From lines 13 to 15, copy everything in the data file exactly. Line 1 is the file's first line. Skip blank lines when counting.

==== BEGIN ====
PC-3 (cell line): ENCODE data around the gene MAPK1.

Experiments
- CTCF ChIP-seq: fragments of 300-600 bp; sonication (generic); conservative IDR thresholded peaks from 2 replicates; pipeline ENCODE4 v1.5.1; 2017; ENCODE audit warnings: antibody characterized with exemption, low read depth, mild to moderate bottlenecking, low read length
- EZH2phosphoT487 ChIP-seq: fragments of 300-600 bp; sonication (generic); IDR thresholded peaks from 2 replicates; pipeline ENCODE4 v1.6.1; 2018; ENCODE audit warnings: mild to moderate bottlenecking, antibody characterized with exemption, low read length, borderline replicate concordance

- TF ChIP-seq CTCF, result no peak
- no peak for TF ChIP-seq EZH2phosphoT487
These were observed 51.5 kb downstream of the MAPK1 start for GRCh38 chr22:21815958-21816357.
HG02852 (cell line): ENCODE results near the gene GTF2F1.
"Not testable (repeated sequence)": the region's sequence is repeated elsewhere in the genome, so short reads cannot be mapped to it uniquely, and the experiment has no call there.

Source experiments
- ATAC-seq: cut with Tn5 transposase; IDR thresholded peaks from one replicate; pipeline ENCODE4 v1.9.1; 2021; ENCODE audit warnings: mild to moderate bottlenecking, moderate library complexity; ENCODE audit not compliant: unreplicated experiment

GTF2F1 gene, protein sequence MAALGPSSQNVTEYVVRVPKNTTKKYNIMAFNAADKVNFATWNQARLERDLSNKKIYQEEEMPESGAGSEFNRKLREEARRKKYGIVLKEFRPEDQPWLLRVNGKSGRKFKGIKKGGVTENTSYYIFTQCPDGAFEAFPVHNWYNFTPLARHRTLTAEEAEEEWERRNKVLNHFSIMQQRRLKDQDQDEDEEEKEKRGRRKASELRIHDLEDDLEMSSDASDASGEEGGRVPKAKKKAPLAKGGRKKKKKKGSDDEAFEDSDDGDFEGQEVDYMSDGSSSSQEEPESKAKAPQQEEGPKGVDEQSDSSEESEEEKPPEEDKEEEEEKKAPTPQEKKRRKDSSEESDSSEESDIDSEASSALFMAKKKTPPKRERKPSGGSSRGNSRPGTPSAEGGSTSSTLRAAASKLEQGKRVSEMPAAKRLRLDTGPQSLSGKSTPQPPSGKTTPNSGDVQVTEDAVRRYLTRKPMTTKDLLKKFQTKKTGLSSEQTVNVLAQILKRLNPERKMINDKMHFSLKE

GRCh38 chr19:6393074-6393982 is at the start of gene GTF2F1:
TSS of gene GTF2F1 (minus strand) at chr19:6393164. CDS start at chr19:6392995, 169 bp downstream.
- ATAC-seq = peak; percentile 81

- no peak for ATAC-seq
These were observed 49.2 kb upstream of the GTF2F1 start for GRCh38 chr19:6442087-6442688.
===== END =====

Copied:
GRCh38 chr19:6393074-6393982 is at the start of gene GTF2F1:
TSS of gene GTF2F1 (minus strand) at chr19:6393164. CDS start at chr19:6392995, 169 bp downstream.
- ATAC-seq = peak; percentile 81